Mariah Bell, also of the U.S., skated a solid routine after many skaters stumbled or fell earlier in the night. Bell's performance gained her 136.92 points, giving her a combined total of 202.30. This pushed her to the top of the leader board, temporarily.
At the end of the night, Bell placed 10th.
Some skaters told reporters the Valieva controversy affected them leading up to their big night.
"There's always drama," said Madeline Schizas, who skates for Canada. "I think it's always a little bit hard to tune that stuff out. It can be hard to know you're going to be asked about something you have no control over."
But Schizas said it was appropriate that the issue drew so much coverage.
"It's something everyone wanted to know about. There's often some kind of scandal at the games. This time it was our sport that got it."
At least one skater said adjustments to the line-up and schedule made ahead of the event may have affected their performance.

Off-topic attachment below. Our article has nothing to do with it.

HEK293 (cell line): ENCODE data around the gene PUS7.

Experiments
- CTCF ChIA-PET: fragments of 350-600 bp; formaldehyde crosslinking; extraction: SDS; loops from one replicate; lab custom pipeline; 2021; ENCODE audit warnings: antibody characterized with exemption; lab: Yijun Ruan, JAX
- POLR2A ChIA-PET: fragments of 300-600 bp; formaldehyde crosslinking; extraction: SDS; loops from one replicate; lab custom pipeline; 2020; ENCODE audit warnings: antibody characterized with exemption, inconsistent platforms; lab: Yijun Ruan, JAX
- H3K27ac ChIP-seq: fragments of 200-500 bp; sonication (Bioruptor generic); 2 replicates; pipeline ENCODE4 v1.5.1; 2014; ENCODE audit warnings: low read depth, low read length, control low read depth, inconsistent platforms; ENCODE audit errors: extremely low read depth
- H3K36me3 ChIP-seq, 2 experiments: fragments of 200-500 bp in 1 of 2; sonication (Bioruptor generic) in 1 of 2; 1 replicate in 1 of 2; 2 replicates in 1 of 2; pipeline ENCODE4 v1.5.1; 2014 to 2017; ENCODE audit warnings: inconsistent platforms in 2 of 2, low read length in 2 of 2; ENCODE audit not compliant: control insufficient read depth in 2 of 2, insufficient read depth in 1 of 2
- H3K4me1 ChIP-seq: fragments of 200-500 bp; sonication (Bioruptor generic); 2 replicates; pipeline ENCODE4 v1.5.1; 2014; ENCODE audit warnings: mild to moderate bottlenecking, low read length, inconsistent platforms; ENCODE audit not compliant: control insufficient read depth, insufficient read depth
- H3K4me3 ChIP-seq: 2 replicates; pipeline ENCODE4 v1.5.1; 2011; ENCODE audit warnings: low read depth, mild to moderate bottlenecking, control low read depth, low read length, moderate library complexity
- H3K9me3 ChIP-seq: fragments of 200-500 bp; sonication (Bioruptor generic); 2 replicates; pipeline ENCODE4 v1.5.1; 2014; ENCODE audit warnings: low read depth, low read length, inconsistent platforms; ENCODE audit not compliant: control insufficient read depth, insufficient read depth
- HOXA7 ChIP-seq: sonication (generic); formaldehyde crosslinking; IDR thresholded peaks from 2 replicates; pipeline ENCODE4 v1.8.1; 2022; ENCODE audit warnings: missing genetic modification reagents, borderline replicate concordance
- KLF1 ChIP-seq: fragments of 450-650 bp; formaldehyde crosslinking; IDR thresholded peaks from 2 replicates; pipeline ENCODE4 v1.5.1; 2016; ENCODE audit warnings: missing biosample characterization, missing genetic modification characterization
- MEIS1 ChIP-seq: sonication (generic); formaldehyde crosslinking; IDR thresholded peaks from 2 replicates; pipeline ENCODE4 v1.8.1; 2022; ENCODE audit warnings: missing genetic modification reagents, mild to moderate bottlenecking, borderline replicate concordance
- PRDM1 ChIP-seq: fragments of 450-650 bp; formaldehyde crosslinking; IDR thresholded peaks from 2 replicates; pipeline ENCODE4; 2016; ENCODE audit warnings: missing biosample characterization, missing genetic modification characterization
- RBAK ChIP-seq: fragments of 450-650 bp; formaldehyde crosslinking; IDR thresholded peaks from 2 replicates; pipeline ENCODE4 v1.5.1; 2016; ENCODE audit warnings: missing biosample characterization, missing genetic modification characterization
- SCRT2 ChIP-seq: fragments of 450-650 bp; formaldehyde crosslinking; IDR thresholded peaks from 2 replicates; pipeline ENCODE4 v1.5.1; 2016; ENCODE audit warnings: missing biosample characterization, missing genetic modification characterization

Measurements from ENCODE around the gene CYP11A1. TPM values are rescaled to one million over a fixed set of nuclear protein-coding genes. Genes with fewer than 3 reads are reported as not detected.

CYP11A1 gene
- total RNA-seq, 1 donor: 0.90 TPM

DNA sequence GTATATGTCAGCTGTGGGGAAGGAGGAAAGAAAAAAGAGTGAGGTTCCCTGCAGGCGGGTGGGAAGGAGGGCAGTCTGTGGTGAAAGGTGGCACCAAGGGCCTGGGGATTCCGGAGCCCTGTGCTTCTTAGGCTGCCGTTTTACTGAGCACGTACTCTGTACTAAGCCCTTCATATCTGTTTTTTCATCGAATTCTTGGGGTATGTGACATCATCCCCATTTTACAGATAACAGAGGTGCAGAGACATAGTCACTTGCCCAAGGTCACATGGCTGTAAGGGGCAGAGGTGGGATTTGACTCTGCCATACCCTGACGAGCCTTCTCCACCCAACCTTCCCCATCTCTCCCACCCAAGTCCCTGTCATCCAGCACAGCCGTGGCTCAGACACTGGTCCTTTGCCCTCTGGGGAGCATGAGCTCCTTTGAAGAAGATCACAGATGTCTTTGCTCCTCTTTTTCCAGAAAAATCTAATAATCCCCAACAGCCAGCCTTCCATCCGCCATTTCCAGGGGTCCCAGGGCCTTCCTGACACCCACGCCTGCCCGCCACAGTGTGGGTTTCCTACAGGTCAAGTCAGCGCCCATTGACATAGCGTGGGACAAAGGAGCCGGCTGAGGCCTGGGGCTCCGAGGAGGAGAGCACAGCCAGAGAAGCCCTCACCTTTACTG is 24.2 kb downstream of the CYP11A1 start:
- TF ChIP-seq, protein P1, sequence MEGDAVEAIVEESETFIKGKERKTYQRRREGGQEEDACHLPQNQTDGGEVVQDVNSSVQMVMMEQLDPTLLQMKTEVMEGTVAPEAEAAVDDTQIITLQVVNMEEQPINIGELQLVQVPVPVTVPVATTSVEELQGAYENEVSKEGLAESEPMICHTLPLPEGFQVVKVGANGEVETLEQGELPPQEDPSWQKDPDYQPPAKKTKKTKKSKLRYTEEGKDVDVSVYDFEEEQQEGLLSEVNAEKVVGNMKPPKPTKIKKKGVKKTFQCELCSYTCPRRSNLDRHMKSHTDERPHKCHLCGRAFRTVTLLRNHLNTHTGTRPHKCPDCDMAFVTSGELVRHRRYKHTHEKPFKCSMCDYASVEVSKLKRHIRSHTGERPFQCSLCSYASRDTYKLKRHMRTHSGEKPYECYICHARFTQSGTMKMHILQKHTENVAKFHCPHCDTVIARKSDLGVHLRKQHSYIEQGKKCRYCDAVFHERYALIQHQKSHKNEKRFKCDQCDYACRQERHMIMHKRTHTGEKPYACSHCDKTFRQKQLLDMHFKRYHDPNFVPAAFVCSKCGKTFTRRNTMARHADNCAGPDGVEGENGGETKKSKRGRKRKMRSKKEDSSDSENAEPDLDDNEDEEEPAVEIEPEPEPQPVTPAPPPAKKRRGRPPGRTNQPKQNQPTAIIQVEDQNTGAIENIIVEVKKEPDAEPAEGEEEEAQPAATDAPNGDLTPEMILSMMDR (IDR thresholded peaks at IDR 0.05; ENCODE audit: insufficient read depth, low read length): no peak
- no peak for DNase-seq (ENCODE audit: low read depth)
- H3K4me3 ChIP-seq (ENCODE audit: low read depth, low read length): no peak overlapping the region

"I was kind of upset at the situation in general," said Alexia Paganini, age 20, who grew up in Connecticut but now competes for Switzerland. Paganini placed 22nd.
The best 25 skaters, not 24, took to the ice Thursday night. The extra skater was added to the program lineup in case Valieva was later disqualified.
Paganini noted that last moment change can get inside an Olympic skater's head.
"The practices [before the programs began] were more hectic than usual. Mentally, I was annoyed in general," Paganini said.
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A previous version of this story incorrectly described Shcherbakova's "second-place performance" in one instance. In fact, she is the gold medalist.